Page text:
Thousands seek to challenge long-term care decisions

Almost 2,500 people have contacted the health service Ombudsman
following her report criticising four health authorities for
failing to pay for continuing care in nursing homes,
writes Craig Kenny.

In February, the Ombudsman Ann Abraham instructed the four
authorities to identify any other patients who may have been
wrongly made to pay for long-term care, and also invited
patient’s relatives to contact her for information on how to

Ms Abraham’s office has since had 2,481 inquiries from
relatives seeking to challenge funding decisions, and has forwarded
300 cases to Strategic Health Authorities.

And in her latest report, the Ombudsman criticised a fifth SHA for
its “over restrictive” eligibility criteria for long-term care, and
ordered them to pay £20,000 in compensation.

The case concerned 82-year-old Marjorie Baxter, who has Alzheimers
but was refused funding for care by Suffolk Health Authority.

Although she was first assessed as eligible, a second assessment
for a placement closer to her husband’s home reached the
opposite conclusion. Suffolk were criticised by the Ombudsman for
having two different assessment procedures in different parts of
the county.

Moreover, the criteria were “over restrictive” in the light of the
Coughlan case in 1999, which prompted new Department of Health
guidance on continuing care.

Mrs Baxter’s son Andrew Baxter said that nursing home fees
over five years had already cost his elderly father £100,000.
“The health authority have acted in a deplorable manner and given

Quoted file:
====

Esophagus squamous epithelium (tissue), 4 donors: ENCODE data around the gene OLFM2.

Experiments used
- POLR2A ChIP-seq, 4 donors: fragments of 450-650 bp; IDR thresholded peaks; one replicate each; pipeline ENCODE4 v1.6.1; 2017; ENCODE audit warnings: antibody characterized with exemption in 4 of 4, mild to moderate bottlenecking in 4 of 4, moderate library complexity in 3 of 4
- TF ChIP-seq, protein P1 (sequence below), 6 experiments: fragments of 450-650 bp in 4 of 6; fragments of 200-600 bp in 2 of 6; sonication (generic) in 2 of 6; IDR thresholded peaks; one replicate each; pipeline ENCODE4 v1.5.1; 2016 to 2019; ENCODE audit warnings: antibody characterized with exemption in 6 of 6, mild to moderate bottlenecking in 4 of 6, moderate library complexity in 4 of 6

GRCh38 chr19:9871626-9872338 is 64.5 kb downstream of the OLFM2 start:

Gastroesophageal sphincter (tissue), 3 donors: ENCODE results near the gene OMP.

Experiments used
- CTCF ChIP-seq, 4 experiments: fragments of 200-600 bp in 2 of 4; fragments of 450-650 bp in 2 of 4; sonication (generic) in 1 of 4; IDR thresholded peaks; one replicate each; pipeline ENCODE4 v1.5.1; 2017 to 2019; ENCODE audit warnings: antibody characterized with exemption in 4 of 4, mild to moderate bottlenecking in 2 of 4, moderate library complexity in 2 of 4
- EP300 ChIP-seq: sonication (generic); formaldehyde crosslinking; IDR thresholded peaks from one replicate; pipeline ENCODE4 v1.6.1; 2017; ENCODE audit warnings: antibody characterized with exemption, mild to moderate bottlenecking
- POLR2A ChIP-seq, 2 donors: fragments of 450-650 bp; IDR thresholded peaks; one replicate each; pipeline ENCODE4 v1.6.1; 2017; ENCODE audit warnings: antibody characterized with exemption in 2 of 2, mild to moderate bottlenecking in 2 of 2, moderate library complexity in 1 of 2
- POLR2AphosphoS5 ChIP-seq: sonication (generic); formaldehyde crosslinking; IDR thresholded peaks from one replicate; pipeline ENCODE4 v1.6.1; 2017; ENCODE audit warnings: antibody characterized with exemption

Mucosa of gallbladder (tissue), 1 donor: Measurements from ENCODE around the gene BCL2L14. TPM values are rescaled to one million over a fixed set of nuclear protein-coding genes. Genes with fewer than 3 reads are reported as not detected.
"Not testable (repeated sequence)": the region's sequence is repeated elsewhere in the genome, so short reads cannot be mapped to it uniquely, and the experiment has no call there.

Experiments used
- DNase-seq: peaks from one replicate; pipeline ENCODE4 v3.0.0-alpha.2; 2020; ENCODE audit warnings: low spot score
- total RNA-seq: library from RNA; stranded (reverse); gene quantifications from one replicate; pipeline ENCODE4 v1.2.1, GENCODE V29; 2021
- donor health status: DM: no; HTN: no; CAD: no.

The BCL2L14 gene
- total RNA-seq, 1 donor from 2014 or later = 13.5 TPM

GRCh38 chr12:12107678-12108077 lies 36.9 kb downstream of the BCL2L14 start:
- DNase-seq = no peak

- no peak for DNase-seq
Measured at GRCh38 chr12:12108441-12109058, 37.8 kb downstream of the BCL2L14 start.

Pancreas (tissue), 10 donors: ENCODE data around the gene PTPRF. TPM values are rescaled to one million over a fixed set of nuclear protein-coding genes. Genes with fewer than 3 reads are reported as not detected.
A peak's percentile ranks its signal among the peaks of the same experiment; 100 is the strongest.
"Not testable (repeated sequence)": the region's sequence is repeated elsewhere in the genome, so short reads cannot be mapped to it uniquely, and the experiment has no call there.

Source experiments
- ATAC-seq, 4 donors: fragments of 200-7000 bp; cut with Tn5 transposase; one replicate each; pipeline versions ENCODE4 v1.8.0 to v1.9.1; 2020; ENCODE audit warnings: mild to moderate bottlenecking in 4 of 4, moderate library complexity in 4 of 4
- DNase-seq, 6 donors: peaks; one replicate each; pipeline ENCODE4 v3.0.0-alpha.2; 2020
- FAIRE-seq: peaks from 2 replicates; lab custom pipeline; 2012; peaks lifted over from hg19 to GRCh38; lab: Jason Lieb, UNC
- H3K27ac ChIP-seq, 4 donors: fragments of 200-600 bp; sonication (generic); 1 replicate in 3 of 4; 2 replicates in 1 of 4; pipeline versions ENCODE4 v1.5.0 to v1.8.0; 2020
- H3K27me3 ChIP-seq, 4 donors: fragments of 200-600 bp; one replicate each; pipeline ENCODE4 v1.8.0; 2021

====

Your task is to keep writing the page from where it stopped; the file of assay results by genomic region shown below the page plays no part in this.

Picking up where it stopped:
us short shrift at our every attempt to challenge their position,”
he said.

“The system is a complete lottery – and we drew the
shortest straw.”

The Alzheimers Society said that thousands were probably in a
similar position, but relatives were confused by the jargon. “Most
people have no idea of the difference between NHS continuing care
and free nursing care,” said a spokesperson.

“It is amazing that people in an advanced state of dementia are
still paying because they are told their care is personal and not
healthcare. It’s a big fight to get acknowledgement that
dementia is a health problem, not just a part of ageing.”

Four SHAs – Dorset, Wigan and Bolton, Berkshire and
Birmingham – have now reviewed all their continuing care
funding decisions, and reported them to the DoH last week. But the
DoH refused to say if the information would be made public, or what
action would be taken.  “We are considering the next steps,
there’s no time frame,” said a spokesperson.

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